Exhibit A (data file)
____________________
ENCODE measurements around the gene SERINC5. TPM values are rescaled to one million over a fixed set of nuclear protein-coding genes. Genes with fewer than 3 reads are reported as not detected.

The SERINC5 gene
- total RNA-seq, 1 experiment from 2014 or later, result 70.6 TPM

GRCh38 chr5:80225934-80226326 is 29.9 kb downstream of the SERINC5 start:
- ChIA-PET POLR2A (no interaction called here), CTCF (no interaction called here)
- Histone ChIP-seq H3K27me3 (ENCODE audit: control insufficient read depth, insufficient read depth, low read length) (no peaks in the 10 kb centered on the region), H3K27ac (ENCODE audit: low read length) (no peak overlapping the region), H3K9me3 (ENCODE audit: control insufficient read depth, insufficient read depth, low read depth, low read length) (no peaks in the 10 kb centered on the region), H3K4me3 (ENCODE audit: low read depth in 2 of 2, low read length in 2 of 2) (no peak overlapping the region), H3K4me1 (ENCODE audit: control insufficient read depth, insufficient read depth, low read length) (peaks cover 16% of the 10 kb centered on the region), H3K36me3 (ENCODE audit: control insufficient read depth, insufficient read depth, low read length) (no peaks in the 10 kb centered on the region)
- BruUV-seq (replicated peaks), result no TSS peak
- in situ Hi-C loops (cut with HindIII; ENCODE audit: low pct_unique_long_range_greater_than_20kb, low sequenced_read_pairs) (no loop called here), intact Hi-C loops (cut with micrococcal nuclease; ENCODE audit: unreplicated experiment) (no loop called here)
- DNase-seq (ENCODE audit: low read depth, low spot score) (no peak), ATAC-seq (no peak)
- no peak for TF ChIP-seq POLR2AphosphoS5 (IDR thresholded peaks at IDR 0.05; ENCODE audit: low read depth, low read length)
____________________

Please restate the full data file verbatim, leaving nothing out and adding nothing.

ENCODE measurements around the gene SERINC5. TPM values are rescaled to one million over a fixed set of nuclear protein-coding genes. Genes with fewer than 3 reads are reported as not detected.

The SERINC5 gene
- total RNA-seq, 1 experiment from 2014 or later, result 70.6 TPM

GRCh38 chr5:80225934-80226326 is 29.9 kb downstream of the SERINC5 start:
- ChIA-PET POLR2A (no interaction called here), CTCF (no interaction called here)
- Histone ChIP-seq H3K27me3 (ENCODE audit: control insufficient read depth, insufficient read depth, low read length) (no peaks in the 10 kb centered on the region), H3K27ac (ENCODE audit: low read length) (no peak overlapping the region), H3K9me3 (ENCODE audit: control insufficient read depth, insufficient read depth, low read depth, low read length) (no peaks in the 10 kb centered on the region), H3K4me3 (ENCODE audit: low read depth in 2 of 2, low read length in 2 of 2) (no peak overlapping the region), H3K4me1 (ENCODE audit: control insufficient read depth, insufficient read depth, low read length) (peaks cover 16% of the 10 kb centered on the region), H3K36me3 (ENCODE audit: control insufficient read depth, insufficient read depth, low read length) (no peaks in the 10 kb centered on the region)
- BruUV-seq (replicated peaks), result no TSS peak
- in situ Hi-C loops (cut with HindIII; ENCODE audit: low pct_unique_long_range_greater_than_20kb, low sequenced_read_pairs) (no loop called here), intact Hi-C loops (cut with micrococcal nuclease; ENCODE audit: unreplicated experiment) (no loop called here)
- DNase-seq (ENCODE audit: low read depth, low spot score) (no peak), ATAC-seq (no peak)
- no peak for TF ChIP-seq POLR2AphosphoS5 (IDR thresholded peaks at IDR 0.05; ENCODE audit: low read depth, low read length)